Rik Lemoncello, MSSp ’99, is a cake baker without a sweet tooth. What he loves best about creating sugary confections isn’t eating them—it’s sharing them with others.
That might explain how the speech-language pathologist (SLP) and college professor came to share his longtime hobby with adults living with acquired brain injury (ABI), through a social enterprise bakery that allows clients to learn practical skills, practice holding down a job, and gain confidence in a supportive and social environment.
Sarah Bellum’s (get it?) Bakery & Workshop, in the Multnomah Village neighborhood of Portland, OR, sells cupcakes and other tasty treats made by adults with varying levels of impairment from ABI. Some clients work as bakers, while others package baked goods or operate the register. They distribute locally to markets and can fulfill larger orders for parties and meetings.
“People with brain injury can learn, and we need to give space for people to learn and to thrive,” Lemoncello said.
As an undergrad at the University of Rochester, Lemoncello started out pre-med, majoring in linguistics. By his junior year, he had figured out he didn’t want to be a doctor, but it wasn’t until he found a book about health professions that he discovered speech-language pathology. When it came time to find a master’s program, Emerson spoke to him for a number of reasons.
“Critical was [now-Professor Emeritus] David Luterman and the counseling. And what stood out to me when I was researching programs was this client-centered approach that seemed really humanistic,” he said. “I went and visited and met with the late [Professor Emerita] Cindy Bartlett and just totally hit it off with Cindy. So [I thought] this is a place I think I would like to be. And hey, it’s in Boston; how cool will it be to live in Boston?”
Originally, Lemoncello thought he’d eventually work with adults with aphasia; his grandmother had had a stroke and had difficulty speaking. But his first job at a rehabilitation facility in Woburn, MA, turned his focus to adults with cognitive challenges.
His work with Luterman, an audiologist, also introduced him to invisible disability culture and ableist ideas about deafness, giving him a lens through which to view not just his profession, but also, in some ways, his identity.
“As a college student coming out as gay, I resonated a lot with the invisible disability culture, and…this invisible difference,” Lemoncello said. “There seemed, in my head, to be a lot of connections between having to come out and disclose disability status and having to come out and disclose sexual orientation status.”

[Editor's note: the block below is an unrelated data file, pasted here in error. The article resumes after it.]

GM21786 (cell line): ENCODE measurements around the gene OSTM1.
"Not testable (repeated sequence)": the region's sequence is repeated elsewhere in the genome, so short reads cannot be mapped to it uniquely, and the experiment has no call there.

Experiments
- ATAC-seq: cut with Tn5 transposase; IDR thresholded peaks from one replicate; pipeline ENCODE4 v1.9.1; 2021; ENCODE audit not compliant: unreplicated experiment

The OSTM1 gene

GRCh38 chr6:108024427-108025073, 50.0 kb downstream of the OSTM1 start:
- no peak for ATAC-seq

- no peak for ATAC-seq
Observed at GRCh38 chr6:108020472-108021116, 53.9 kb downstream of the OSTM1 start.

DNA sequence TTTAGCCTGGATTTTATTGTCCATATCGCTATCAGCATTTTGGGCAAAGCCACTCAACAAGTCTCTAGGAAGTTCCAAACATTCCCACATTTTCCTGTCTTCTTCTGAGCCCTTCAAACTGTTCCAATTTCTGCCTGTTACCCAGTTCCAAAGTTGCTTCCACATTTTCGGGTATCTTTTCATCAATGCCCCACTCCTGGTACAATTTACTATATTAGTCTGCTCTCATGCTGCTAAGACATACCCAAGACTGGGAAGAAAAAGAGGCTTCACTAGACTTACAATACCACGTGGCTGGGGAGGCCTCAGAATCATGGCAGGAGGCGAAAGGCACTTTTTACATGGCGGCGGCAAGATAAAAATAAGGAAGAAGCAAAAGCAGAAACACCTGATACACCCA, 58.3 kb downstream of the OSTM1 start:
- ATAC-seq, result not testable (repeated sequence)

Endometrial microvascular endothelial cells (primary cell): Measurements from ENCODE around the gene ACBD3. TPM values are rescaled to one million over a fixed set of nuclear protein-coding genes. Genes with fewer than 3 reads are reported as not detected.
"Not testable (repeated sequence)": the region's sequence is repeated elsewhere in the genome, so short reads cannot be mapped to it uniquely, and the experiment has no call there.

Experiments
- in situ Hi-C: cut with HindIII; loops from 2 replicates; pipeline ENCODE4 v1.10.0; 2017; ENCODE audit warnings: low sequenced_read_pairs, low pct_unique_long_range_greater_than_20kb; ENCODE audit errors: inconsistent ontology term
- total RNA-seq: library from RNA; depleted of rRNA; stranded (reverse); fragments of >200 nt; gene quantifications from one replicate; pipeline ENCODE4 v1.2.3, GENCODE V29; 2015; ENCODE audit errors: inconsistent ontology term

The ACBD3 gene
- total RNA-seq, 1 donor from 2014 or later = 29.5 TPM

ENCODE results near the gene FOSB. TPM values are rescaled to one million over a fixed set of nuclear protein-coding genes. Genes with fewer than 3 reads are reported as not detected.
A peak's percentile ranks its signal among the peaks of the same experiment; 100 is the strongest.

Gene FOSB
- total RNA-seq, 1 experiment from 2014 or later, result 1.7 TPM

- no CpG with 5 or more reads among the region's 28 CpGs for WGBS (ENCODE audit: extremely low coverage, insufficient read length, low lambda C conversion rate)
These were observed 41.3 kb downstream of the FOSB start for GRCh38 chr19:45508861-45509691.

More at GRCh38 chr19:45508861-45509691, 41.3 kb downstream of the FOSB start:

While he was in grad school at Emerson, he began dating a guy with a KitchenAid mixer and cake-baking skills. Lemoncello had been cooking and baking pies since he was a kid in Florida, but cakes were a new adventure—one he continued to explore with SLP colleagues in Boston and in Oregon, where he moved to pursue his doctorate.
Becoming Fully Baked
In his first academic job at Portland State University in 2008, Lemoncello was invited by a colleague to visit a “stroke camp” she ran, where clients could have the complete summer camp experience—hiking, fishing, swimming, campfires—and forget about their strokes for a few days.
“I said, ‘[T]his is fantastic; I love what you’re doing here,’” he recalled. “But I don’t camp, so this is not something I’m ever going to do for people with brain injury. But what do I love? I love baking.”
That idea stuck with him for a number of years, until 2016, when Lemoncello received funding to start Sarah Bellum’s. For its first two years, the bakery operated out of commissary kitchens, selling products at farmers’ markets around the Portland area, before it found a permanent home in Multnomah Village. Today, the kosher bakery cranks out roughly 48 dozen cupcakes daily, along with brownies, cookies, and even dog treats (with plenty of gluten-free and vegan options) out of its 700-square-foot storefront. There, the bakers are able to learn and maintain a process and a rhythm, and with that, a feeling of mastery and accomplishment.
“Cupcakes are easier to make than whole cakes, but it turns out it’s really a nice task to do [for people with brain injury], because it is very procedural and routine repetitive,” Lemoncello said.
As a speech-language pathologist, Lemoncello said his primary focus in opening the bakery was developing cognitive and functional skills in clients. But over the six years that Sarah Bellum’s has been in existence, he has seen something else develop in the folks who work there.
The Icing on the Cake
For most of its existence, Sarah Bellum’s has been entirely volunteer-run, but Lemoncello has been able to secure more grant funding this year, and in May 2022, the bakery launched its first “pipeline-to-paid employment” program. Currently, six bakers are earning wages as they train for up to 12 months to transition out of the bakery program and into full-time employment in the community.
“The outcomes are what keep me going. The people are what keep me going,” Lemoncello said. “Whenever I feel burned-out, I just have to go spend a day at the bakery again. I’m like, ‘Oh god, this is why we do it.’”